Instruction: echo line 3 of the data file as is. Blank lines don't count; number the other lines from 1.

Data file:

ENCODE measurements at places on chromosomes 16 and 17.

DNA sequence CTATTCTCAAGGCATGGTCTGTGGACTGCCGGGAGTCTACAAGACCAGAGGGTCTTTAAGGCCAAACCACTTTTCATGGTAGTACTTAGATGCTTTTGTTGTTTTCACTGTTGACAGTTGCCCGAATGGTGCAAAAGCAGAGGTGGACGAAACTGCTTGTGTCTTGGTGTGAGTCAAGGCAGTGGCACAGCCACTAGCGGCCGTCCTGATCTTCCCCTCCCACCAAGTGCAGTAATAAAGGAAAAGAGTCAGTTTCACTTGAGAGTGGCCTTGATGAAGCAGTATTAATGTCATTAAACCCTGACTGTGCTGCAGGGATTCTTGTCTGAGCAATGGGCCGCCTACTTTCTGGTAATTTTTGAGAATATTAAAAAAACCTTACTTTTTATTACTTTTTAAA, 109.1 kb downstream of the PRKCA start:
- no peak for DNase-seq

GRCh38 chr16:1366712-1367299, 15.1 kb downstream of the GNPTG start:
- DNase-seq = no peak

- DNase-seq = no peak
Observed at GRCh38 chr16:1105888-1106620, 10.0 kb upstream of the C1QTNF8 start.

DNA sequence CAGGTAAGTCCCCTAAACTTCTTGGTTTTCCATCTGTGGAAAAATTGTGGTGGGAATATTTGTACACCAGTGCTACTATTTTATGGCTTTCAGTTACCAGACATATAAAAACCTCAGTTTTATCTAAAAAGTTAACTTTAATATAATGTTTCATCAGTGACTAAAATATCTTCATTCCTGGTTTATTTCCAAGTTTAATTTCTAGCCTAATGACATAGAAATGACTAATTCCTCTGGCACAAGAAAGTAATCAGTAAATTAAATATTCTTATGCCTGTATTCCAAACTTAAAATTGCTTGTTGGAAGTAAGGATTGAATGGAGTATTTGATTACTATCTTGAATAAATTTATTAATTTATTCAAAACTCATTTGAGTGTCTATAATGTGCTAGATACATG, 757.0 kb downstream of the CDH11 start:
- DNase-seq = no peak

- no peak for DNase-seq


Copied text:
- no peak for DNase-seq